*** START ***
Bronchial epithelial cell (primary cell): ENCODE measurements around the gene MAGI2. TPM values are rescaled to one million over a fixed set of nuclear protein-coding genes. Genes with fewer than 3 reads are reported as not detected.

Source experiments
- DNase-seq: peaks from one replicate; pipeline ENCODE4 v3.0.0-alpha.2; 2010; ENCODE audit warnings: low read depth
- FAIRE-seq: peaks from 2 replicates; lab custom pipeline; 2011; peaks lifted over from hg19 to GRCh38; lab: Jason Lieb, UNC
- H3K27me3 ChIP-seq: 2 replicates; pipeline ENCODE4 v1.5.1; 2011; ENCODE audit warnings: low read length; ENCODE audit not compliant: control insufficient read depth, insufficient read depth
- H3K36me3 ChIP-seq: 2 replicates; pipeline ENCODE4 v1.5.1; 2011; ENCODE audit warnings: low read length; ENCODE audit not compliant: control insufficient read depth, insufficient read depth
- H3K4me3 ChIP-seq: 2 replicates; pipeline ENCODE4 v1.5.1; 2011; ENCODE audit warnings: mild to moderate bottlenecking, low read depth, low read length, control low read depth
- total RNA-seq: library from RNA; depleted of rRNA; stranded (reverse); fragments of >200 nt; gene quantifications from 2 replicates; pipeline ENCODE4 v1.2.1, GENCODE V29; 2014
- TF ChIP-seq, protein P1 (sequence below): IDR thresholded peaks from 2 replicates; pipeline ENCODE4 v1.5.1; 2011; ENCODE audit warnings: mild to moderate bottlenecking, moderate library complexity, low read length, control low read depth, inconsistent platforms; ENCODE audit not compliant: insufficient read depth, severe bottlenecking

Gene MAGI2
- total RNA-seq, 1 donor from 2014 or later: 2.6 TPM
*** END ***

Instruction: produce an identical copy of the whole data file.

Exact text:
Bronchial epithelial cell (primary cell): ENCODE measurements around the gene MAGI2. TPM values are rescaled to one million over a fixed set of nuclear protein-coding genes. Genes with fewer than 3 reads are reported as not detected.

Source experiments
- DNase-seq: peaks from one replicate; pipeline ENCODE4 v3.0.0-alpha.2; 2010; ENCODE audit warnings: low read depth
- FAIRE-seq: peaks from 2 replicates; lab custom pipeline; 2011; peaks lifted over from hg19 to GRCh38; lab: Jason Lieb, UNC
- H3K27me3 ChIP-seq: 2 replicates; pipeline ENCODE4 v1.5.1; 2011; ENCODE audit warnings: low read length; ENCODE audit not compliant: control insufficient read depth, insufficient read depth
- H3K36me3 ChIP-seq: 2 replicates; pipeline ENCODE4 v1.5.1; 2011; ENCODE audit warnings: low read length; ENCODE audit not compliant: control insufficient read depth, insufficient read depth
- H3K4me3 ChIP-seq: 2 replicates; pipeline ENCODE4 v1.5.1; 2011; ENCODE audit warnings: mild to moderate bottlenecking, low read depth, low read length, control low read depth
- total RNA-seq: library from RNA; depleted of rRNA; stranded (reverse); fragments of >200 nt; gene quantifications from 2 replicates; pipeline ENCODE4 v1.2.1, GENCODE V29; 2014
- TF ChIP-seq, protein P1 (sequence below): IDR thresholded peaks from 2 replicates; pipeline ENCODE4 v1.5.1; 2011; ENCODE audit warnings: mild to moderate bottlenecking, moderate library complexity, low read length, control low read depth, inconsistent platforms; ENCODE audit not compliant: insufficient read depth, severe bottlenecking

Gene MAGI2
- total RNA-seq, 1 donor from 2014 or later: 2.6 TPM